Recently, CDO Trends covered a scheme to site data centers on the moon. Farfetched?
Consider this: to what lengths will humanity go for essential minerals once we’ve exhausted our Earth’s supply?
Worth your salt
We humans suffer from normalcy bias: we tend to reject sudden changes in our paradigms. For example, we’re accustomed to purchasing standard items on the regular. Let’s say that our local supermarket has no salt for sale on any given day — we’re shocked and surprised but expect that another outlet will, or that salt will be restocked in short order.
We don’t consider salt a rare mineral. We won’t consider that supply from the salt mine may be imperiled, as salt is inexpensive and commonly available.
But that wasn’t always the case — salt was once a precious commodity. This is where our word “salary” likely originates as Roman soldiers were paid to guard the Salt Roads (Via Salaria in Latin) that led to Rome.
“Salt was prized by the ancient Hebrews, the Greeks, the Romans, the Byzantines, the Hittites, Egyptians, and the Indians,” says Wikipedia. “The scarcity and universal need for salt have led nations to go to war over it and use it to raise tax revenues.” Salt is plentiful and inexpensive in our modern world, so we take it for granted.
Know your REEs
Less common than salt: rare-earth elements. There are approximately 17 such elements, and “compounds containing rare earths have diverse applications in electrical and electronic components, lasers, glass, magnetic materials, and industrial processes.” That list includes the tech gear we need to perform business functions.
Supply chain experts understand well the “weakest link” concept. And if a rare-earth element used in tech equipment suddenly becomes fantastically expensive or (worse) unavailable, that can affect an entire supply chain.
Geopolitics is baked into the economic equation
“Rare-earth elements (REEs) are used as components in high technology devices, including smartphones, digital cameras, computer hard disks, fluorescent and [LED] lights, flat-screen televisions, computer monitors, and electronic displays,” says the American Geosciences Institute. “Specific REEs are used individually or in combination to make phosphors — substances that emit luminescence—for many types of ray tubes and flat panel displays, in screens that range in size from smartphone displays to stadium scoreboards. Some REEs are used in fluorescent and LED lighting.”
These elements are used in the displays we look at and the magnets that spin our disk drives. “Rare-earth magnets are used in computer hard disks and CD–ROM and DVD disk drives,” says the AGI. “The spindle of a disk drive attains high stability in its spinning motion when driven by a rare-earth magnet.”
Wikipedia presents a list of issues related to rare-earth element shortages, with a prefatory explainer: “There are many issues about these resources, and they concern a large number of people and human activities.” These crucial issues highlight the concern around these elements.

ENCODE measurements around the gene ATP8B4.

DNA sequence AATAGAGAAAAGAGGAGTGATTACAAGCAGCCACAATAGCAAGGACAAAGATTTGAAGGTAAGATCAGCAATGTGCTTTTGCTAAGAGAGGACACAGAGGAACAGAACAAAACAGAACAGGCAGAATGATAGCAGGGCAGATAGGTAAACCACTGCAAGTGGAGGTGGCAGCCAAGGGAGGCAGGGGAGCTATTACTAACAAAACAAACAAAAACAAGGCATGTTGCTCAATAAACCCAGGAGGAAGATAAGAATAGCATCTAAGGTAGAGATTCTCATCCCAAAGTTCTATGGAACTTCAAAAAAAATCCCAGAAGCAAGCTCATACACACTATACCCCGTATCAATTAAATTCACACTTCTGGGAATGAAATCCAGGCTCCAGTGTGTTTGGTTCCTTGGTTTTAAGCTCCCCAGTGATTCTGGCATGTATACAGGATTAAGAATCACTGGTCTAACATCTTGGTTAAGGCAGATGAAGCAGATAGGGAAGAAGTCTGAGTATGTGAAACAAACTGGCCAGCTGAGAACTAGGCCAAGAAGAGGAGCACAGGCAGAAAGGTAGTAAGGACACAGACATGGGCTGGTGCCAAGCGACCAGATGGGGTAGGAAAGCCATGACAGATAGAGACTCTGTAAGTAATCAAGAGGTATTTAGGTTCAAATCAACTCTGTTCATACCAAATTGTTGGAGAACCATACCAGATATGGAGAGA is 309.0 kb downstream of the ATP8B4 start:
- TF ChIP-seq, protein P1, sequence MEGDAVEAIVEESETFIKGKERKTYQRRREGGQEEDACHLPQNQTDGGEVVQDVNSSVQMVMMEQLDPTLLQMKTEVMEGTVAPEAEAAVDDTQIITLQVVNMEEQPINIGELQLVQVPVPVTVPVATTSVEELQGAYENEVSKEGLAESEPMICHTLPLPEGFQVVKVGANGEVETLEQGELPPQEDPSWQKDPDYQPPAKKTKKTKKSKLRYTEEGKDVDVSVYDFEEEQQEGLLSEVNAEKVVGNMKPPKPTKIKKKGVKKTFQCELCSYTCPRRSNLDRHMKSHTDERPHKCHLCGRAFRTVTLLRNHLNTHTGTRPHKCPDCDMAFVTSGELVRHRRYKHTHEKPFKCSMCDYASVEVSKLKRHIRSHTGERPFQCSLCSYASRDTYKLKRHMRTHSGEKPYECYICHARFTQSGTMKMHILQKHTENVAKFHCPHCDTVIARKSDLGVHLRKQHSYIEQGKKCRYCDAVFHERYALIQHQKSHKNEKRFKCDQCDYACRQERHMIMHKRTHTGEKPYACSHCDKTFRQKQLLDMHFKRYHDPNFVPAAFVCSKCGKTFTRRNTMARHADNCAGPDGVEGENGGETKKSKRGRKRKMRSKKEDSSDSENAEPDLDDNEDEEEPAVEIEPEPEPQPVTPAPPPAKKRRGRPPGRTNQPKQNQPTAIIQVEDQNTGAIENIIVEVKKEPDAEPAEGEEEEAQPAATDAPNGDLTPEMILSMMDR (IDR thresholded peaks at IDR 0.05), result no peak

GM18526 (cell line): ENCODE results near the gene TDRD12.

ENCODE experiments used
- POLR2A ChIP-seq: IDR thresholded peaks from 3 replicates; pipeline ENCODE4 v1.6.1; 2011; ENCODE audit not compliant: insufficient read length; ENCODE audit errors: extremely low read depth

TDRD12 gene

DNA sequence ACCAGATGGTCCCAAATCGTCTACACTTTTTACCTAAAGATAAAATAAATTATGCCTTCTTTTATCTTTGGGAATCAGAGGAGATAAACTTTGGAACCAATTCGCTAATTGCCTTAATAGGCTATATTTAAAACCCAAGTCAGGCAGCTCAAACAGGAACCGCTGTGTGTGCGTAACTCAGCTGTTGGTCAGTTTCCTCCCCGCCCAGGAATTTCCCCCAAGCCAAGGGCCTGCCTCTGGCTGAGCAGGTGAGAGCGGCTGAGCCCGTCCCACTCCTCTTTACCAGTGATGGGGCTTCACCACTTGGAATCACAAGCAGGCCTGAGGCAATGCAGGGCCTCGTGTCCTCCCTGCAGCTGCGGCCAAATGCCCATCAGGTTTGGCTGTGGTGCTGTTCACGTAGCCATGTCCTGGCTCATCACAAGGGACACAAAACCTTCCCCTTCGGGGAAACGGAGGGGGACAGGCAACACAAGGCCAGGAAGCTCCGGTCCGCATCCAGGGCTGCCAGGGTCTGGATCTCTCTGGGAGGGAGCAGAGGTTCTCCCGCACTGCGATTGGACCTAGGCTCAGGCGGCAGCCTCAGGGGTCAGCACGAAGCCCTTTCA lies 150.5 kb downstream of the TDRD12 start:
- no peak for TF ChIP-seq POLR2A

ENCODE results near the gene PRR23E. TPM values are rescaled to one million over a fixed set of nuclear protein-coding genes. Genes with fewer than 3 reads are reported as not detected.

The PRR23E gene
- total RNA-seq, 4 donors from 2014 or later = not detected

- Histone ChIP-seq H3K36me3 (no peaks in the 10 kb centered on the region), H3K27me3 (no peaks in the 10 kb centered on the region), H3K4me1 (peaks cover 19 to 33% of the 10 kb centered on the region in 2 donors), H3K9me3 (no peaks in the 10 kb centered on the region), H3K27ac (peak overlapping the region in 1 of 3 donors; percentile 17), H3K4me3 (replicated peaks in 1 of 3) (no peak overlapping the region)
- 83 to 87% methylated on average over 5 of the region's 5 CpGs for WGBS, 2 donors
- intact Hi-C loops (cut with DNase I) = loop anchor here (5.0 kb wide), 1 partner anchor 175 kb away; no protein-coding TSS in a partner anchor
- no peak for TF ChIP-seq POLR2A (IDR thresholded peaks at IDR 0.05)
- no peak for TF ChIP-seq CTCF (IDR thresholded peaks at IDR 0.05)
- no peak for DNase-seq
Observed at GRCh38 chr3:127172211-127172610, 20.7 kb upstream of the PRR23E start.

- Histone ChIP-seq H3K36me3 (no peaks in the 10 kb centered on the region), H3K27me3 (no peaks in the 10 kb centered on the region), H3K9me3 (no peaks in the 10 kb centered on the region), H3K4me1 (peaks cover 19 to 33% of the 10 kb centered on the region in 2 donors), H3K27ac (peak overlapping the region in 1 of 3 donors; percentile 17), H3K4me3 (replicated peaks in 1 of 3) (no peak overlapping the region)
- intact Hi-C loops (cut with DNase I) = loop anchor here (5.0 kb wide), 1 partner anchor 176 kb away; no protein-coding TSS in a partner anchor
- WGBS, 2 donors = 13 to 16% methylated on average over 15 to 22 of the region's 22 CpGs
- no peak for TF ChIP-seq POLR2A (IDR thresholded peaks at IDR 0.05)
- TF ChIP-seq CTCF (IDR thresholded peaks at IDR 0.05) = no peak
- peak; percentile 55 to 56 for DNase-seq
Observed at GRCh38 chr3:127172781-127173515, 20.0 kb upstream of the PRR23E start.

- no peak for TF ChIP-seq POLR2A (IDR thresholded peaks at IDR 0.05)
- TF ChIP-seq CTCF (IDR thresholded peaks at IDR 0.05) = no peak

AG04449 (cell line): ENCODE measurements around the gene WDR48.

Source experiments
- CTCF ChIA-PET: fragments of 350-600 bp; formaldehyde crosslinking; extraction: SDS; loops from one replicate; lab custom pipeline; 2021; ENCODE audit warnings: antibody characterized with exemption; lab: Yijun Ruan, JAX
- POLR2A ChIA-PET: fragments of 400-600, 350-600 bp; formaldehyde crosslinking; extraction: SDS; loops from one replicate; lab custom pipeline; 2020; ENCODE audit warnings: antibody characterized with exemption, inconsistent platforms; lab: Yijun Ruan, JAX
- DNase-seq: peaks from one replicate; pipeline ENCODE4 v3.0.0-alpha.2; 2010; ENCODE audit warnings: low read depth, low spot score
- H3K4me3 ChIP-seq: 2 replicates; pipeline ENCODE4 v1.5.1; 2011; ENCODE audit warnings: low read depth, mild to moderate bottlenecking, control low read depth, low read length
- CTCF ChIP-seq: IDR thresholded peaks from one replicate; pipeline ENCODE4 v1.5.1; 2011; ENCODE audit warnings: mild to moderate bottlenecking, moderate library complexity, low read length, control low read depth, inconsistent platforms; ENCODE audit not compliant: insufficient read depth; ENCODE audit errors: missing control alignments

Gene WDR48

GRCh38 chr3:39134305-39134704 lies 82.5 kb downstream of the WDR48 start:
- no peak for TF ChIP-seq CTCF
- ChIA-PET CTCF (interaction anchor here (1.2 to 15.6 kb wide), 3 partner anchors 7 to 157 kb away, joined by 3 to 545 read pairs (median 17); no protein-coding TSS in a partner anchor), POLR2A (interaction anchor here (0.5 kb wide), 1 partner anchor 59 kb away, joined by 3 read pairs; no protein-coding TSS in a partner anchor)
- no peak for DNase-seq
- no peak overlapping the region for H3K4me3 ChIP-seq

Supply chain experts understand well the “weakest link” concept
A prime issue is economic: the price of metals increases when their scarcity or inaccessibility increases, and not only according to demand for them. Given that rare-earth elements are typically mined in specific locations, geopolitics is baked into the economic equation.
“These rare products are necessary for computer and other communications equipment and can themselves be the subject of armed conflict or simply provide armed conflict with a source of funding,” says Wikipedia. “Both coltan and blood diamonds have been examples of the resource curse that plagues some parts of Africa.”
The nadir of supply remains conflict resources, exemplified by “blood diamonds,” which originate in a handful of African nations. Conflict resources are “natural resources extracted in a conflict zone and sold to perpetuate the fighting.” Unfortunately, their range extends beyond diamonds.
“The provinces of North and South Kivu in the eastern DRC [Democratic Republic of Congo] are filled with mines of cassiterite, wolframite, coltan, and gold — minerals needed to manufacture everything from lightbulbs to laptops, from MP3 players to Playstations,” said a 2009 article in Time Magazine. “Over the past 12 years of armed conflict in the region, control of these valuable natural resources has allegedly become a lucrative way for warring parties to purchase munitions and fund their fighting.”
Reduce, reuse, recycle
We often hear about recycling, and while it may sound preachy, it’s an essential business practice. With rare-earth elements, recycling is near-mandated.
“According to the United Nations in 2011, as the demand for rare metals will quickly exceed the consumed tonnage in 2013, it is urgent, and priority should be placed on recycling rare metals with a worldwide production lower than 100 000 tons/year, in order to conserve natural resources and energy,” says Wikipedia. “Planned obsolescence of products which contain these metals should be limited, and all elements inside computers, mobile phones or other electronic objects found in electronic waste should be recycled.”
In 2020, the European Commission announced its updated List of Critical Raw Materials. “Lithium, which is essential for a shift to e-mobility, has been added to the list for the first time,” said the E.C.
The goalposts are shifting. This regrettable situation is a sharp reminder that with rare-earth elements, conservation and recycling are more than mere buzzwords.
Stefan Hammond is a contributing editor to CDOTrends. Best practices, the IOT, payment gateways, robotics and the ongoing battle against cyberpirates pique his interest. You can reach him at [email protected]
image credit: iStockphoto/RHJ